Chronic or persistent postsurgical pain is defined as pain that develops after a surgical procedure that lasts at least 2 months, and where other causes (i.e., malignancy or chronic infection) have been excluded . It has been reported that chronic pain could be associated with postoperative acute pain and the use of analgesics , and may be connected with a patient’s emotional aspects . In our results revealed that systemic lidocaine improved not only postoperative acute pain scores, but also emotional state and pain sub-scores of the QoR-40. Moreover, systemic lidocaine also decreased the intensity of chronic pain, which was evaluated using the SF-MPQ at 3 months. The SF-MPQ is the most widely used tool for assessing the quality and intensity of chronic pain , and is also a validated model for evaluating chronic pain in Korea . We used all 15 items (11 sensory and 4 affective items) to assess chronic pain in our study. In terms of the effects of lidocaine on chronic pain, our results were similar to those of a past study, which reported the effects of systemic lidocaine on persistent pain after breast surgery . In the present study, although systemic magnesium seemed to decrease the intensity of chronic pain at 3 months compared to saline, there were no significant differences between groups M and C. In a recent retrospective study , the perioperative administration of magnesium also did not demonstrate a significant effect on the presence of chronic pain after mastectomy, which is similar to that found in our prospective study.
Inhibition of N-methyl-D-aspartate (NMDA) receptors is a common analgesic mechanism of lidocaine  and magnesium . However, in our study, systemic liodocaine and magnesium showed different effects on postoperative recovery and chronic pain intensity. Even if we consider that systemic magnesium decreased postoperative acute pain scores and ended to enhance the global QoR-40 on POD 1 and KSF-MPQ at the 3-month postoperative period, only systemic lidocaine had widely favorable effects on early postoperative recovery and chronic pain control. The reason for this discrepancy might be that lidocaine acts via multiple mechanisms for producing analgesia. For example, along with inhibiting NMDA receptors, systemic lidocaine is known to block sodium channels in neurones , inhibits G protein-coupled receptors , and mitigates neutrophil accumulation and the release of inflammatory mediators .
Several limitations of this study should be addressed. First, we did not measure serum lidocaine concentrations. If we had conducted this measurement, the effective dose of lidocaine could have been determined, and the adverse effects of lidocaine could have been monitored more specifically. Nonetheless, the safety of a low-dose lidocaine infusion has been demonstrated in other studies [33,34]. Second, there is a possibility that a larger more bolus dose of magnesium may have more favorable effects, although it remains uncertain whether this would have resulted in a greater magnesium-mediated effect . However, magnesium overdose could be very harmful to patients, and none of the patients who receiving magnesium in the current study experienced adverse effects, such as  during magnesium infusion, or any residual neuromuscular paralysis . Third, we excluded the subjects who were suffered from the pain or taking analgesics before surgery. We thought this population would introduce an error in the subject sample in this prospective randomized clinical trial practically. For this reason, we are unable to generalize the effect of lidocaine in all surgical patients having a higher risk of developing chronic postoperative surgical pain, therefore, there is need to investigate all patients including with pain, or those who were taking analgesics before surgery in larger further study. Third, we excluded subjects suffering from pain and/or taking analgesics prior to surgery. We thought this population would introduce an error in the subject sample in this prospective randomized clinical trial, practically. For this reason, we are unable to generalize the effects of lidocaine for all surgical patients including those that have a higher risk of developing chronic postoperative surgical pain; therefore, there is a need to investigate all patients including with those experiencing preoperative pain and those taking analgesics before surgery in a larger further study.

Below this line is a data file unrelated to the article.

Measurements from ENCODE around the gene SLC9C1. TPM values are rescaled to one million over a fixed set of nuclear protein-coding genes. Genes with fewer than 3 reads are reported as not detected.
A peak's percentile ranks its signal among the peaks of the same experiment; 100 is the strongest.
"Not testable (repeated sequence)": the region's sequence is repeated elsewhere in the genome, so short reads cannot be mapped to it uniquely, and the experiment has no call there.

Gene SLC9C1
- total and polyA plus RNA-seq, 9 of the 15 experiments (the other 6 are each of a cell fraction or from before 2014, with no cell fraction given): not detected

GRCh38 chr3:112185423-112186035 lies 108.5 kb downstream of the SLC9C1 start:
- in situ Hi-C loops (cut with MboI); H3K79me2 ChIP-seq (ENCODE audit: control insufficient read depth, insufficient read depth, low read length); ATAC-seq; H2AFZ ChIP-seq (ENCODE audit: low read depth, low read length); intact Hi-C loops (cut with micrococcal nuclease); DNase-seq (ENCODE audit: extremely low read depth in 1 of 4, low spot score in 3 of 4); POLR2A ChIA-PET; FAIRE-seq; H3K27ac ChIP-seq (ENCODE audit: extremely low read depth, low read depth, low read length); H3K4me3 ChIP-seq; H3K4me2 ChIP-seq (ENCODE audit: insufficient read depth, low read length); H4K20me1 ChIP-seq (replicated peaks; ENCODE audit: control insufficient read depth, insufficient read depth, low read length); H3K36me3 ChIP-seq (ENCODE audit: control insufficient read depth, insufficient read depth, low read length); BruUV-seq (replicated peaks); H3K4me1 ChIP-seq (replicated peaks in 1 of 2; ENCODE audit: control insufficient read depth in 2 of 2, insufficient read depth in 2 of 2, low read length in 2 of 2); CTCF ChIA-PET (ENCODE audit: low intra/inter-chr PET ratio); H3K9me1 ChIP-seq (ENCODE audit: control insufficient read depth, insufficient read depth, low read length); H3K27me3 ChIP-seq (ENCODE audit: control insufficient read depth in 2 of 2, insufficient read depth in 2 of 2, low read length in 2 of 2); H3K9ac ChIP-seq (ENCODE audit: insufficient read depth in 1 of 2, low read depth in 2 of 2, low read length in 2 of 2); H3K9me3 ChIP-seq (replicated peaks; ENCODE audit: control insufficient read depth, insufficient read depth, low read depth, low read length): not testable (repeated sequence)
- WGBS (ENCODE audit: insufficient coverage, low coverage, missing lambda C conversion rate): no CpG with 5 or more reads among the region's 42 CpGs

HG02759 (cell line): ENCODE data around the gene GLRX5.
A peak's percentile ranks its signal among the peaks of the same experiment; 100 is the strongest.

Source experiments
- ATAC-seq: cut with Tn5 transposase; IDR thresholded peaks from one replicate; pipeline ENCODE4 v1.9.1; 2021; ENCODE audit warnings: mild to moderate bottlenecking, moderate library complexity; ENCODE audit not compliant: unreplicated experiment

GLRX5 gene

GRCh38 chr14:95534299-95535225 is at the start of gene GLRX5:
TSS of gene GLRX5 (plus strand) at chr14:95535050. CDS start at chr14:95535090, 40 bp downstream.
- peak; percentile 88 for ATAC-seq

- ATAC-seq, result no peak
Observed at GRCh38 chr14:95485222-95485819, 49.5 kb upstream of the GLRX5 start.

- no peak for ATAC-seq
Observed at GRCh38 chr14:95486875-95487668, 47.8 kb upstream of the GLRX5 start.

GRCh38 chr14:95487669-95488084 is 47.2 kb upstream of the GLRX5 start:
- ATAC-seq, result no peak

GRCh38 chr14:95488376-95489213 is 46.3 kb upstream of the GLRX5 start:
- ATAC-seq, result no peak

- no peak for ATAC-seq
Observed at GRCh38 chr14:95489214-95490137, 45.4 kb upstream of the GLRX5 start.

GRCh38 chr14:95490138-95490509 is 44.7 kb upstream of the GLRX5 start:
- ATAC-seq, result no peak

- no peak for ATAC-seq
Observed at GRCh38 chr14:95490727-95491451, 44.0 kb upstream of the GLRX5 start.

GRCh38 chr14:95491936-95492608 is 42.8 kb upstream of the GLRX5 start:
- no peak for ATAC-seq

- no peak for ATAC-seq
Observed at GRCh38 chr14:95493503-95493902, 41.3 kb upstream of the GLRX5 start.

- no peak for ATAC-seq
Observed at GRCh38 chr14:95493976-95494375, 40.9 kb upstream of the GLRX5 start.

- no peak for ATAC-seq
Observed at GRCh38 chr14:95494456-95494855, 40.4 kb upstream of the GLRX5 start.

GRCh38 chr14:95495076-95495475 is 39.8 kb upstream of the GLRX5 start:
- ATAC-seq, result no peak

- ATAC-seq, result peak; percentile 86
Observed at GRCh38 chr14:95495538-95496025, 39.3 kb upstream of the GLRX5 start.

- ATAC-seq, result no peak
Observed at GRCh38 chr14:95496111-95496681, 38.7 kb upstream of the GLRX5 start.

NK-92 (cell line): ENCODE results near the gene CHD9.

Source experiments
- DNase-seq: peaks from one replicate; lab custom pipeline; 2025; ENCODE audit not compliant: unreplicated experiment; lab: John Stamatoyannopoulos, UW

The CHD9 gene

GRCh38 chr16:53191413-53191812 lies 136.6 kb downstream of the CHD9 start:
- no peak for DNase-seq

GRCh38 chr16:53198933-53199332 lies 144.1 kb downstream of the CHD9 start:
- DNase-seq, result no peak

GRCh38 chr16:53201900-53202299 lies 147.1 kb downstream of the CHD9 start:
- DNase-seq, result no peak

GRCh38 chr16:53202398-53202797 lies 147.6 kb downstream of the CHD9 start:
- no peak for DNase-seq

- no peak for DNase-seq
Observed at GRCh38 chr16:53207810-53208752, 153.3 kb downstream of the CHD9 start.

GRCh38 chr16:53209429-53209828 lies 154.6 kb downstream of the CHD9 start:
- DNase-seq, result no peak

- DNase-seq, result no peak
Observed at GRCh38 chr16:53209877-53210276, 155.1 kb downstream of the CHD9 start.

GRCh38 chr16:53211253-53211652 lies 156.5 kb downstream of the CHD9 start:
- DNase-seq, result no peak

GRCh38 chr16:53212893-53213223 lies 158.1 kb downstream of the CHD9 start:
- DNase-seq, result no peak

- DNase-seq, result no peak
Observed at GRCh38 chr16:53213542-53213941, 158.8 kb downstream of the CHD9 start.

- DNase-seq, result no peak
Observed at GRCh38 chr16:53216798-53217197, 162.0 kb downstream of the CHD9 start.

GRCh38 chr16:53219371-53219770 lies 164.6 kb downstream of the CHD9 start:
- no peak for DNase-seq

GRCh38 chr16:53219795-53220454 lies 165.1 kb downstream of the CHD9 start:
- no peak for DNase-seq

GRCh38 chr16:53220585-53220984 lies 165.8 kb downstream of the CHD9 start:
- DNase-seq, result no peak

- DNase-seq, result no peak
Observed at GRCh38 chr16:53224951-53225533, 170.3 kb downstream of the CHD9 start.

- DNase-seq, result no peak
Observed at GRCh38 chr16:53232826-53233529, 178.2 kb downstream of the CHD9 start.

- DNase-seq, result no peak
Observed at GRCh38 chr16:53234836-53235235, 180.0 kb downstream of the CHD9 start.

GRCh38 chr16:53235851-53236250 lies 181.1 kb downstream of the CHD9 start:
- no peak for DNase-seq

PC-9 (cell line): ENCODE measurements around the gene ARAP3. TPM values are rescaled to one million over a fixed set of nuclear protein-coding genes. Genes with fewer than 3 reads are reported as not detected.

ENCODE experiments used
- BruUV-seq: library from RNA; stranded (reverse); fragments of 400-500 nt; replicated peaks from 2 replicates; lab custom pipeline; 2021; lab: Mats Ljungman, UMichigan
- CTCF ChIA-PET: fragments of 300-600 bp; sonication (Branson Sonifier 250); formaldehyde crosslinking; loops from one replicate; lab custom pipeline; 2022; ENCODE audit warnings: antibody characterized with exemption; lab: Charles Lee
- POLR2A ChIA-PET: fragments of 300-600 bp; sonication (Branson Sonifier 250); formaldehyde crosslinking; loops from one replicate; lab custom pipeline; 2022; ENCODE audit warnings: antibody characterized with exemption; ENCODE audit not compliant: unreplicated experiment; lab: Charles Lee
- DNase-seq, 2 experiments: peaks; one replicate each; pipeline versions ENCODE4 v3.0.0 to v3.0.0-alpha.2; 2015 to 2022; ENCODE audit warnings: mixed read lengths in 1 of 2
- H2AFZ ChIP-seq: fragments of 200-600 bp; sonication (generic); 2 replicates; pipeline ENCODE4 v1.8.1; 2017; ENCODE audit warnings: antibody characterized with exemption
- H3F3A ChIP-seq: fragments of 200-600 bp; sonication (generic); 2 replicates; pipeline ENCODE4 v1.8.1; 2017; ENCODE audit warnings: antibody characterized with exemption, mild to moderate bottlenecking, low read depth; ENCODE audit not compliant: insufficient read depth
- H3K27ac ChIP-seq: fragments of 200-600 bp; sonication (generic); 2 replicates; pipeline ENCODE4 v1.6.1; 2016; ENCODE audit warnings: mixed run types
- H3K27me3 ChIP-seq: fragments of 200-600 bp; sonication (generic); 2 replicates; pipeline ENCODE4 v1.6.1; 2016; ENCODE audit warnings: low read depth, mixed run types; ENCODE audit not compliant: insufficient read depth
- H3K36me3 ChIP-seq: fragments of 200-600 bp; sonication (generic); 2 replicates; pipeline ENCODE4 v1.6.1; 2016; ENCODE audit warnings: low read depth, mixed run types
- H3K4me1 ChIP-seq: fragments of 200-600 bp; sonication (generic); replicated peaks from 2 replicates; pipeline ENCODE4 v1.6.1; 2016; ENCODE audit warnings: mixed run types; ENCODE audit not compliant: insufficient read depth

In conclusion, intraoperative systemic lidocaine enhanced postoperative quality of recovery after mastectomy, and improved chronic pain control. While the magnitude of improvement was statistically significant, it is probably less clinically relevant. Therefore, based on this study, we suggest that intraoperative lidocaine administration could be a safe and useful method to manage overall postoperative recovery for patients undergoing mastectomy due to breast cancer.
S2 File. Clinical research protocol (Original language).
S3 File. Clinical research protocol (English).
- Conceptualization: MHK YCY.
- Data curation: MHK.
- Formal analysis: MHK.
- Funding acquisition: YCY.
- Investigation: MHK KYL YCY.
- Methodology: MHK.
- Project administration: YCY MHK.
- Resources: SP SIK HSP.
- Software: MHK.
- Supervision: YCY.
- Validation: MHK.
- Visualization: YCY.
- Writing – original draft: MHK YCY.
- Writing – review & editing: MHK YCY.